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September 12, 2009

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Cops probe claims of torture by UK spies

BRITISH police are investigating an allegation that the country's MI6 overseas espionage agency was involved in torture, the second inquiry launched in recent months examining the conduct of the country's spies.

Foreign Secretary David Miliband, who oversees MI6, said the agency had referred a case to the government's chief legal adviser, Patricia Scotland, who ruled that police should carry out an inquiry.

Scotland Yard said yesterday it would investigate "the conditions under which a non-Briton was held and the potential involvement of British personnel."

Opposition Conservative legislator William Hague wrote to Miliband and Prime Minister Gordon Brown to ask them to consider allegations made by a parliamentary committee that both MI6 and MI5, Britain's domestic intelligence service, may have been complicit in the torture of detainees in Pakistan, Egypt and Guantanamo Bay, Cuba.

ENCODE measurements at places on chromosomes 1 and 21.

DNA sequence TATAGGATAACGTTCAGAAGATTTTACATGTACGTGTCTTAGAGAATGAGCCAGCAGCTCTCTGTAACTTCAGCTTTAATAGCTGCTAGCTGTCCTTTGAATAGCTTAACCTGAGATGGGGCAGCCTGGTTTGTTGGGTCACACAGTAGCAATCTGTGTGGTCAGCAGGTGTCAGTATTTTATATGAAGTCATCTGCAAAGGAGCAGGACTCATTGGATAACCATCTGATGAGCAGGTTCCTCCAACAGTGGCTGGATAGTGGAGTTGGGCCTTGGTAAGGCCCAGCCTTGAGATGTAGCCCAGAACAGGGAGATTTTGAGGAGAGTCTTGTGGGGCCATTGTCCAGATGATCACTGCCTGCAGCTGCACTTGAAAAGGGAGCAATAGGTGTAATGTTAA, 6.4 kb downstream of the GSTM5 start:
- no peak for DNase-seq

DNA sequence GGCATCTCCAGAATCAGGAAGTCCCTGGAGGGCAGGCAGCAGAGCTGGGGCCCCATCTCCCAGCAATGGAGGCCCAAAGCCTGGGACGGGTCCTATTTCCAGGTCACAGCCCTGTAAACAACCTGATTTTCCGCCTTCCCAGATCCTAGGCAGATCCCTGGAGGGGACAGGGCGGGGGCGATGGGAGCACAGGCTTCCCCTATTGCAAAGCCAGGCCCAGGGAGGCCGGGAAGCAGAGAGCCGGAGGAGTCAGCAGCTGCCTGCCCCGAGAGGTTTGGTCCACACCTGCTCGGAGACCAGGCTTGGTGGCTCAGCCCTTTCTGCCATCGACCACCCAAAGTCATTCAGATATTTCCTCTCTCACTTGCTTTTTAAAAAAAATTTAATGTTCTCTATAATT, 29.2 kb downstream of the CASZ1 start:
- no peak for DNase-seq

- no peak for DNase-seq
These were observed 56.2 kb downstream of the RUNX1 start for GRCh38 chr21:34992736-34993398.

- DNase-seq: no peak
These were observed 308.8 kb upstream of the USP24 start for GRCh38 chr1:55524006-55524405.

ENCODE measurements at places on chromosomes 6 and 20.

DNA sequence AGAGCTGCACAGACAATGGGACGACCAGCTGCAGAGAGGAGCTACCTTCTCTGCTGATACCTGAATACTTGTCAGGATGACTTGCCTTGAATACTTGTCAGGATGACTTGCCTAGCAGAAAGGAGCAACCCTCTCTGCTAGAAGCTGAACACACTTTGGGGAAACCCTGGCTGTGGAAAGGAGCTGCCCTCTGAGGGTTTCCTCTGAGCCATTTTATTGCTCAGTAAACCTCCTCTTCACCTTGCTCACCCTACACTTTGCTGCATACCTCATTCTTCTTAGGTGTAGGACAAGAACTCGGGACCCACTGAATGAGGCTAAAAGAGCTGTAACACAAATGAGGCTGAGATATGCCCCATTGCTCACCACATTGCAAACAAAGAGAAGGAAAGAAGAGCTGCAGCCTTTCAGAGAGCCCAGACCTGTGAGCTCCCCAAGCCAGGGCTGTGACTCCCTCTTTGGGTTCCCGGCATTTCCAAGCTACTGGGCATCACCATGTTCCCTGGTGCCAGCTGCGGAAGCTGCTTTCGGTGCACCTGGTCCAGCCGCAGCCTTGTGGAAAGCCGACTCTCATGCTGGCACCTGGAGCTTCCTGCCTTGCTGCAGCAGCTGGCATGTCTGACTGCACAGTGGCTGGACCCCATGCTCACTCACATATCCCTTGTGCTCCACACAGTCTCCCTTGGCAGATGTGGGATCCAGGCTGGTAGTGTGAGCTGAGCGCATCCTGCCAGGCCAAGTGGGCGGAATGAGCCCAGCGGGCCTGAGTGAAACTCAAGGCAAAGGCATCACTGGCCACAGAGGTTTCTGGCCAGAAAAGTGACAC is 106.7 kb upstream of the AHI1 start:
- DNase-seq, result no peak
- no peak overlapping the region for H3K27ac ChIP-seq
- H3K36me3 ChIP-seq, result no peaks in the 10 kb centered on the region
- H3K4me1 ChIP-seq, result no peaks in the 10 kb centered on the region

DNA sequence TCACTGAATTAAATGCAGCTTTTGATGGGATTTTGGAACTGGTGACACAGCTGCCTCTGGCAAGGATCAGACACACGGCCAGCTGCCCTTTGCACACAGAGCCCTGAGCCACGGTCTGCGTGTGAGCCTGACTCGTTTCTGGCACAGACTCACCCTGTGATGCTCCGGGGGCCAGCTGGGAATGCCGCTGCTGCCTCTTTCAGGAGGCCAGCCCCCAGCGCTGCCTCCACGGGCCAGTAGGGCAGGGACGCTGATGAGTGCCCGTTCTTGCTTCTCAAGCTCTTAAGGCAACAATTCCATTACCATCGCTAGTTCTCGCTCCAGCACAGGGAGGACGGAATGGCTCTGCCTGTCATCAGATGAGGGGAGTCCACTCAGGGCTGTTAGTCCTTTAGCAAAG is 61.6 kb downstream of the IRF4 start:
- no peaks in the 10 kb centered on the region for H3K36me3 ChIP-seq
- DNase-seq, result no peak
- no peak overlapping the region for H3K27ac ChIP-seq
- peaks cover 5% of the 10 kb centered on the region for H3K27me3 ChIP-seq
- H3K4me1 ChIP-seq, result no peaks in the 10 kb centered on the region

But police and Britain's Foreign Office will not provide further details of the complaint being investigated, or specify where and when the alleged torture is said to have taken place.

"The government wholeheartedly condemns torture. We will not condone it. Neither will we ever ask others to do it on our behalf," Miliband said in a letter to Hague.

"This is not mere rhetoric but a principled stance consistent with our unequivocal commitment to human rights. We are fortunate to have the best security and intelligence services and armed forces in the world. "

Police said the complaint was not connected to an inquiry launched in July into the alleged torture of ex-Guantanamo Bay detainee Binyam Mohamed.

Mohamed, an Ethiopian who moved to Britain as a teenager, claims he was tortured in Pakistan and Morocco after he was arrested in 2002, and that British intelligence officers were aware of this.

Now released from Guantanamo Bay, Mohamed alleges British intelligence officials supplied questions to his interrogators.

MI5 has said it should have done more to seek reassurances about Mohamed.

Last month, outgoing MI6 chief John Scarlett denied that his officers tortured terror suspects.

"Our officers are as committed to the values, and the human rights values, of liberal democracy as anybody else," he told the BBC.


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